There have been a lot of leaks and rumors leading up to Google I/O this year. From Gmail to your Android device's home screen, nothing has been spared. Through all of this, we've seen some really interesting and non-traditional Android app designs, with matching web counterparts, that have made readers rightfully question their validity, and Google's design direction.

We've received new information related to what appears to be a new design paradigm for all Google's products across all platforms that should help explain what we've been seeing - say hello to Quantum Paper.

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Right off the bat, it seems necessary to clear up that Quantum is the new design direction we've seen in recent leaks, including our post on Project Hera. It's also worth reiterating that Quantum is not Hera. Hera itself is not about design, it's about the unification of Chrome and Search on Android, where search tasks would create entries in your recents menu. It just so happened that our images (based on what we had been given) had elements from the Quantum design approach. That having been cleared up, I should also point out that we aren't treating this leak as one of our normal rumors. Like the Nearby rumor, we are confident enough that this is coming, and have seen enough information to move forward in presenting what we know confidently. That being said, there is always at least some chance that things could change before release.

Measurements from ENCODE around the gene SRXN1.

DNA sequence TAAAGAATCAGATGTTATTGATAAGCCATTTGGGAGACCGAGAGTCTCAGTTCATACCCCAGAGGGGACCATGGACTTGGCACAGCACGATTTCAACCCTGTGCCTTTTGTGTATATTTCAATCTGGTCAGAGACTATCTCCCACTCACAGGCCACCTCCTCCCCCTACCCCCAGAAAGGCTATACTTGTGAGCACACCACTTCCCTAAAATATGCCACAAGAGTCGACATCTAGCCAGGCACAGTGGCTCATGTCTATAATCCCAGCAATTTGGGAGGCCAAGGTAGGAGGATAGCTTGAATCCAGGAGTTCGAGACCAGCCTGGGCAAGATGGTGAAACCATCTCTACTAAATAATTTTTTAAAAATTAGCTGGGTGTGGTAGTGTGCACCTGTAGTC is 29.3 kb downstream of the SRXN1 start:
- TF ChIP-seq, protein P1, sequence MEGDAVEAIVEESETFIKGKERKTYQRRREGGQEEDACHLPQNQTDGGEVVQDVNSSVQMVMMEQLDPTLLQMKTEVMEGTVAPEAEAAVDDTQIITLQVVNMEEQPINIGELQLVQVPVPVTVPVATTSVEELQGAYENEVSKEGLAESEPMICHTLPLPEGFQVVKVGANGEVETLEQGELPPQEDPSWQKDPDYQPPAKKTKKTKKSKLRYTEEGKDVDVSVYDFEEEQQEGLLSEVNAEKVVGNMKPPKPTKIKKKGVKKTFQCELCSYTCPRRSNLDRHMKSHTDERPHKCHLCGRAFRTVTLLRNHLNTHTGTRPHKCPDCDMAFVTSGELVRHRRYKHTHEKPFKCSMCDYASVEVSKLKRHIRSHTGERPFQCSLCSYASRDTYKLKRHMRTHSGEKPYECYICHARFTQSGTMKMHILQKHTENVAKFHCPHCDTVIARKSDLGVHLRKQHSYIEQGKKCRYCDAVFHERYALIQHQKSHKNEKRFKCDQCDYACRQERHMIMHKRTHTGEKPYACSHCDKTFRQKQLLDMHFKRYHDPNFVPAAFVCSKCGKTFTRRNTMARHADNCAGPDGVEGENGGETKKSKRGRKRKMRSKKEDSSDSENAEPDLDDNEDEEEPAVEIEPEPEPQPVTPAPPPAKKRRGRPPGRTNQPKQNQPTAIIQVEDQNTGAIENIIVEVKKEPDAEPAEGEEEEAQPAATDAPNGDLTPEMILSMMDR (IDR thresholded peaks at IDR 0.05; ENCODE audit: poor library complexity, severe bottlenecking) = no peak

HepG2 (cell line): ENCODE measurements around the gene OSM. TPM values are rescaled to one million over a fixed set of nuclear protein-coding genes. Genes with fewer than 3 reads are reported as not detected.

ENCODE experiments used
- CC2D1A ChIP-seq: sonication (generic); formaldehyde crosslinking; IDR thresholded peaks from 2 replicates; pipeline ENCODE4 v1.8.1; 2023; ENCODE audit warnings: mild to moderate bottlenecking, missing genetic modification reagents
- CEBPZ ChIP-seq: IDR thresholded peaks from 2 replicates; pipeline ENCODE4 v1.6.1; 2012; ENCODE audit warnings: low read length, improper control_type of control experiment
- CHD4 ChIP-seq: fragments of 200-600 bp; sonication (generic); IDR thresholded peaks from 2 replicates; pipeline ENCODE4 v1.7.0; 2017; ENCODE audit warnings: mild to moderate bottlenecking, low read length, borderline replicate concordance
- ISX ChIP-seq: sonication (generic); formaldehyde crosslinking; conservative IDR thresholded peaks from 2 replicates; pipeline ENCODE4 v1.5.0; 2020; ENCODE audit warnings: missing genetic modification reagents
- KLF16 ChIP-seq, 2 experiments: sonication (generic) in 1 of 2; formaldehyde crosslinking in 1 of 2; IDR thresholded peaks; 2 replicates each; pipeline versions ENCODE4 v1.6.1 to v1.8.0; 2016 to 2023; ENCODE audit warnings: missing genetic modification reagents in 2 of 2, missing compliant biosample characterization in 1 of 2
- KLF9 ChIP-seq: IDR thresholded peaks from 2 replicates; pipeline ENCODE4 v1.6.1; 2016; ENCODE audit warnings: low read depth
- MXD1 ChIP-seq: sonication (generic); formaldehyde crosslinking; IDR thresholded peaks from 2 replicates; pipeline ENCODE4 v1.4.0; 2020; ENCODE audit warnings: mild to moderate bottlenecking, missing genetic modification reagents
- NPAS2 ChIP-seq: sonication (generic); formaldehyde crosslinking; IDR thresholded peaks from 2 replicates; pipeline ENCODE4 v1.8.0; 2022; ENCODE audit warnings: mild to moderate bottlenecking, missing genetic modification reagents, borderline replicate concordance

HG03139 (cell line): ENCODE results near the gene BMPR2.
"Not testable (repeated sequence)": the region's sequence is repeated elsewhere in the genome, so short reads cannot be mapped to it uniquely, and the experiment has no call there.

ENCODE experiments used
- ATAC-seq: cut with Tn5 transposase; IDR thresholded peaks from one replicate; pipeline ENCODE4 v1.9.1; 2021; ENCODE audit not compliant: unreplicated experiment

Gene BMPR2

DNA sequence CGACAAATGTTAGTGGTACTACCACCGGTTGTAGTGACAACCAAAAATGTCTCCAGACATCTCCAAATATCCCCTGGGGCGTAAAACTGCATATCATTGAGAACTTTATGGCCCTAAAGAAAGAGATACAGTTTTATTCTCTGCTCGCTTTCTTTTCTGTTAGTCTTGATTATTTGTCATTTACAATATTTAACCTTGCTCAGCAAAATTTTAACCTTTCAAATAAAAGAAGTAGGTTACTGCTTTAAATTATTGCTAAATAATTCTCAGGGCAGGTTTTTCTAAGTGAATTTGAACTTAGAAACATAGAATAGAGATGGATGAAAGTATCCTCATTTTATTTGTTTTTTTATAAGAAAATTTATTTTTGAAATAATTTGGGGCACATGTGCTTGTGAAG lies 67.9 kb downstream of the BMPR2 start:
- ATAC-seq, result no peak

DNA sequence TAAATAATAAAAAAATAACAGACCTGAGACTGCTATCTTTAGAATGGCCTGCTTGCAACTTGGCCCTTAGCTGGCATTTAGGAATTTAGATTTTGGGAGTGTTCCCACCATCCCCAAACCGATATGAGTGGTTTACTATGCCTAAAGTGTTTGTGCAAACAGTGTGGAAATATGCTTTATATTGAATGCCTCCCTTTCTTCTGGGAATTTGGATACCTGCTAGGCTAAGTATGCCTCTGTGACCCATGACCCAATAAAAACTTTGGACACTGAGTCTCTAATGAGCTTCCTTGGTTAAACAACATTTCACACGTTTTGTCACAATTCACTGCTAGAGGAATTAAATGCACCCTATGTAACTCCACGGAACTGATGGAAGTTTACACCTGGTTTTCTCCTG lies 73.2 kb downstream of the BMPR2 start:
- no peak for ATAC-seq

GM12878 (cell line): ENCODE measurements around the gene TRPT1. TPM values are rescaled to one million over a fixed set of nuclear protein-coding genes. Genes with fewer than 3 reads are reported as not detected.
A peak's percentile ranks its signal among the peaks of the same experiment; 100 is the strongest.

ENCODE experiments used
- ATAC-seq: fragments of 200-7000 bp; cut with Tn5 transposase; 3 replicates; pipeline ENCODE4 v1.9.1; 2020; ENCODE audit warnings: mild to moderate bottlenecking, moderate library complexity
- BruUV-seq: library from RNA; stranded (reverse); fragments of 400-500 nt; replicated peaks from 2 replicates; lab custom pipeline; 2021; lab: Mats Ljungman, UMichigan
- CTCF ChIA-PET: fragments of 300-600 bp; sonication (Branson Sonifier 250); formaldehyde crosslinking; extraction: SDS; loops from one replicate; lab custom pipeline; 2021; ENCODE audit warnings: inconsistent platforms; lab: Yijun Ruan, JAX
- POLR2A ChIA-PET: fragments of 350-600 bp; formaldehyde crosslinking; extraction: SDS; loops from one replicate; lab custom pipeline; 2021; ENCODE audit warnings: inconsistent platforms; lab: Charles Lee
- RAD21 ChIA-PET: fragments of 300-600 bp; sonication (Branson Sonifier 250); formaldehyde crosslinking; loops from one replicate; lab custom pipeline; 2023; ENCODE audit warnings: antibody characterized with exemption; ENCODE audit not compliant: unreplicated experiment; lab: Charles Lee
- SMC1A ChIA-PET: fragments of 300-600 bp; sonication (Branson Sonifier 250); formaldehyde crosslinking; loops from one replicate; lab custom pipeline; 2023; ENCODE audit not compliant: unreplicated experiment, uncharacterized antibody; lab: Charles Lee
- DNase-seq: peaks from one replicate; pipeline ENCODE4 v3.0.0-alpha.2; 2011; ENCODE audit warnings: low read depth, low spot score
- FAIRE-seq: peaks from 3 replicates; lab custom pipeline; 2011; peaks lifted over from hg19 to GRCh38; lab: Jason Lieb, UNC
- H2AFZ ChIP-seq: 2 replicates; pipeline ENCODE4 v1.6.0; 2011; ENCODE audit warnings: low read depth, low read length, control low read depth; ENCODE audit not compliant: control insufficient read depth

What is Quantum Paper?

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Quantum Paper is the overarching name for a new, unified design framework intended to make experiences consistent across all platforms. According to information available to us, it represents Google's effort to both create (with Google apps) and encourage consistent, beautiful design that delights across all platforms. Quantum Paper is a hugely ambitious project, looking to unify and codify paradigms for visual, motion, and interaction design across all platforms, including web, Android, and iOS.

Before we can understand the big picture though, we should look at Polymer.

Polymer

Polymer, more than anything else, gives us a really good look at some of the things Quantum can do. The project has been progressing at polymer-project.org for some time now, and it was shown off during the keynote at last year's Google I/O. Essentially, it's a toolkit for designing responsive websites using predefined yet customizable building blocks, like the header above. Take a look at this snippet from last year's keynote.

h/t Vinicius Low for pointing out this video